The controversial topic of a fifth league and the introduction of Premier League B teams was eventually buried.
But then there were the changes to the Checkatrade Trophy, which Pompey were so vocally opposed to.
Blues chief executive Mark Catlin was at the heart of those discussions at the EFL Conference.
A year on from that tumultuous two-day debate, Catlin was last week back representing Pompey among the 72 league clubs at the annual meet.
This time it was a forward-thinking affair with a wholly different air.
The EFL Futures scheme was a major talking point across the two days of meetings between the league’s key figures.
The black, Asian and minority ethnic (BAME) initiative to increase diversity and the development of broadcasting deals in the digital age also featured.
It was the encouragement of fielding young homegrown talent which proved an intriguing issue, however.
A £750,000 cash boost was handed out to EFL clubs last season who handed starting opportunities to players under the age of 21 eligible to play for England.
That’s part of a £2.25m commitment over three seasons, with League Two clubs earning £304,000, League One sides £294,000 and Championship outfits £152,000.
All of this at a time when harnessing young talent is firmly in focus after the England’s under-20’s World Cup win.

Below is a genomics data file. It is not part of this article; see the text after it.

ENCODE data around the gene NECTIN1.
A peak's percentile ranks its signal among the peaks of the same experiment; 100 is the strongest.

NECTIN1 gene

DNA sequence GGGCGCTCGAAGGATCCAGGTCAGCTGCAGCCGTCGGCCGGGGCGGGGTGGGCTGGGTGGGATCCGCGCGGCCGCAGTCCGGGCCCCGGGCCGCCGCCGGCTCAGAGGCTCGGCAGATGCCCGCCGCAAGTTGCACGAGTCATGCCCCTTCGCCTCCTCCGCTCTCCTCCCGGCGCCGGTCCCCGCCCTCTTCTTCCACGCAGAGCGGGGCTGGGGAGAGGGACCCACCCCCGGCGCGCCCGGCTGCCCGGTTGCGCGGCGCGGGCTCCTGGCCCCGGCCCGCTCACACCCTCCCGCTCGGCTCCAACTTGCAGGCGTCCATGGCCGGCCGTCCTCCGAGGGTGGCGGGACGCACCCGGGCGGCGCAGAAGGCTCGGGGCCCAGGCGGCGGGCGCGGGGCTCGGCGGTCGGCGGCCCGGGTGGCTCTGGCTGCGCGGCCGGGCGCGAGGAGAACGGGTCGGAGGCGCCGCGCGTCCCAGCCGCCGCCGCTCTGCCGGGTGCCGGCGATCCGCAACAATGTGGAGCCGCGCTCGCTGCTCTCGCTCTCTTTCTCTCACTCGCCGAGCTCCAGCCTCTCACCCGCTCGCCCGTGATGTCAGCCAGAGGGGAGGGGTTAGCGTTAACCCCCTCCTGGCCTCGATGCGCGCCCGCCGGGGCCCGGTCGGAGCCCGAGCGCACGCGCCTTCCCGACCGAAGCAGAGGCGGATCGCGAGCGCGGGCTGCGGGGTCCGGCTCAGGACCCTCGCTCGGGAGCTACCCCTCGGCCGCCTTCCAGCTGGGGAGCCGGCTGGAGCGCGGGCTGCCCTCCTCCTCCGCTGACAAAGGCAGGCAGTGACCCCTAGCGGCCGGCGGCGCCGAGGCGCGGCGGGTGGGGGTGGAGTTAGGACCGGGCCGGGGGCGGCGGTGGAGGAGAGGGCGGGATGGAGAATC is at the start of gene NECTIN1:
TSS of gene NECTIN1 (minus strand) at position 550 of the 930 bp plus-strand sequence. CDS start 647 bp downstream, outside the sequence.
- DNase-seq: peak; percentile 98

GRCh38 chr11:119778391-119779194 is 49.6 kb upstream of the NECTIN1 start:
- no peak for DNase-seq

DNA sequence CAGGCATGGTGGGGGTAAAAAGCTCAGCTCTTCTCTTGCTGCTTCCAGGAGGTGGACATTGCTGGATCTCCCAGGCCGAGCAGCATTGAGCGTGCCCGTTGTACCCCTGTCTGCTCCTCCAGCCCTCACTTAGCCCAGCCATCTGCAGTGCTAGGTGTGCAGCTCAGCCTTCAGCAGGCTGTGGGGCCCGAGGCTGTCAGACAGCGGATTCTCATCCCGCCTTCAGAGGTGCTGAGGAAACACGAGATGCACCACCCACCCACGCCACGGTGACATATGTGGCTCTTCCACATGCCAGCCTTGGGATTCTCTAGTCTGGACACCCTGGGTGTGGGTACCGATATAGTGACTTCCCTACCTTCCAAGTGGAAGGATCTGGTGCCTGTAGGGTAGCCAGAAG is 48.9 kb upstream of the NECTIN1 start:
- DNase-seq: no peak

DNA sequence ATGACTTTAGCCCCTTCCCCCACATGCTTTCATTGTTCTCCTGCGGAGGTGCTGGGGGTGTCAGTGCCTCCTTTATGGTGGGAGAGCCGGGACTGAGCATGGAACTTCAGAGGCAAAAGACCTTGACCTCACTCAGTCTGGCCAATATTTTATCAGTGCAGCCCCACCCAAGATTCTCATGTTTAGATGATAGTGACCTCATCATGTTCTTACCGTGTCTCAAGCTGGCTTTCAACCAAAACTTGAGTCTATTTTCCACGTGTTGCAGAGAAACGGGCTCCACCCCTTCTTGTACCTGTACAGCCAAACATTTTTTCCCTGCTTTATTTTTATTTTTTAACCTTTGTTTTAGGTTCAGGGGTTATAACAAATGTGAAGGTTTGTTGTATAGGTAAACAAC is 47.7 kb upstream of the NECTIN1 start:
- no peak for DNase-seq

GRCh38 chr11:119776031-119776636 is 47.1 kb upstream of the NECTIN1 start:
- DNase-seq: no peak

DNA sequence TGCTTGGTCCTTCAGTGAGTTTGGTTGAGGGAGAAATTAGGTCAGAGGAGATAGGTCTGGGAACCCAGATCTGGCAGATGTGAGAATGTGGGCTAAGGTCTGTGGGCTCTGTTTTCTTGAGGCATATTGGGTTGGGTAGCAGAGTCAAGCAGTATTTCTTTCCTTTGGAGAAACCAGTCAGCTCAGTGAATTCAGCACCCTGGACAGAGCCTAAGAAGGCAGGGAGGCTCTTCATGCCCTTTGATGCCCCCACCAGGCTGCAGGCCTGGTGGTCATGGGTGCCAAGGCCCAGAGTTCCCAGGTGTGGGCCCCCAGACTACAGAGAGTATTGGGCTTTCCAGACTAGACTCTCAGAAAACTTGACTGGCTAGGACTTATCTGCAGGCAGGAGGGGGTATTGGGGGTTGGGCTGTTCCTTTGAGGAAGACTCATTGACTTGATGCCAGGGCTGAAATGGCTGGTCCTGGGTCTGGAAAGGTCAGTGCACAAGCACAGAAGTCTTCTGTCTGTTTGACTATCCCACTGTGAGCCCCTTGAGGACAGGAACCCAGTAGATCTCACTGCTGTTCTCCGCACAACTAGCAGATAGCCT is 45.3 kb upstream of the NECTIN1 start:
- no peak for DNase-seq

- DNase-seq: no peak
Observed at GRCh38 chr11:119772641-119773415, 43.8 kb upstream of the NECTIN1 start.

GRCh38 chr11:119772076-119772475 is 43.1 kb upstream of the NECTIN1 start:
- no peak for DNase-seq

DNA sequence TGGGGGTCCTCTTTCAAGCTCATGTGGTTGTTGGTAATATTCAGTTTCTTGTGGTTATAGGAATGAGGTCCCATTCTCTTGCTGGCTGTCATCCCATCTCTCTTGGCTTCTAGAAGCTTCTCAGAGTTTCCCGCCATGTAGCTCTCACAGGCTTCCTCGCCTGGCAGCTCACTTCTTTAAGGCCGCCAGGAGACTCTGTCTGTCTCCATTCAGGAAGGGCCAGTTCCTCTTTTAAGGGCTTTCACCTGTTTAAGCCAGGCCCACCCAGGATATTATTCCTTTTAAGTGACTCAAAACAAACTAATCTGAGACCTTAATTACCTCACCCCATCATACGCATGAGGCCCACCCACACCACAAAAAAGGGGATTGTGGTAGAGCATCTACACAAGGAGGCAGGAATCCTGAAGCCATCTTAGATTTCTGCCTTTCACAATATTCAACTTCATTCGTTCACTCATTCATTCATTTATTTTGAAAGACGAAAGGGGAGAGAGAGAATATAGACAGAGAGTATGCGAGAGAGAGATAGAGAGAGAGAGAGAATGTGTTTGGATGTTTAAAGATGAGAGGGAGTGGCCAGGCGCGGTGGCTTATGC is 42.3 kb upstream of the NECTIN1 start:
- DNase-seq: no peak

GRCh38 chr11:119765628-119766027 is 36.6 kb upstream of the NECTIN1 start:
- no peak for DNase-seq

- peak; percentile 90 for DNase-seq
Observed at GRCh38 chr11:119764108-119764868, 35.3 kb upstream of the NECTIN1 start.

The likes of Conor Chaplin and Jack Whatmough fall into that category for Pompey, with the Blues earning an undisclosed amount for their participation during the 2016-17 campaign.
Catlin said: ‘Last year there was a heated debate at the conference. It was more of a forward-looking conference rather than retrospective this time.
‘What (EFL chief executive) Shaun Harvey has done well is manage the big issues during the season. He’s done that at various regional/divisional meetings.
‘In previous years we’ve been going to the EFL Conference with pent-up grievances which built up during the year.
‘We’ve been going there to iron these issues out in discussions, like with the Checkatrade Trophy.
‘This year those contentious issues were dealt with during the season.
‘So there was a lot of rubber-stamping for things which had been agreed.
‘There were discussions about further developing the EFL Futures, which is the payment you get for playing youngsters who get first-team football. That comes out of the transfer levy, and that is something we benefitted from this season.
‘There was a commitment to move forward with the BAME initiative and there was a keenness to push that on.
‘There was also a lot of talk about future TV deals and how they move forward. It’s going to be changing with regards to people viewing things online.’
Catlin noted the days of Pompey being treated as pariahs at the conference are long gone as they attended as League Two champions.
He said: The club, as always now, was well received and we actively engage with all the other clubs in the debates.’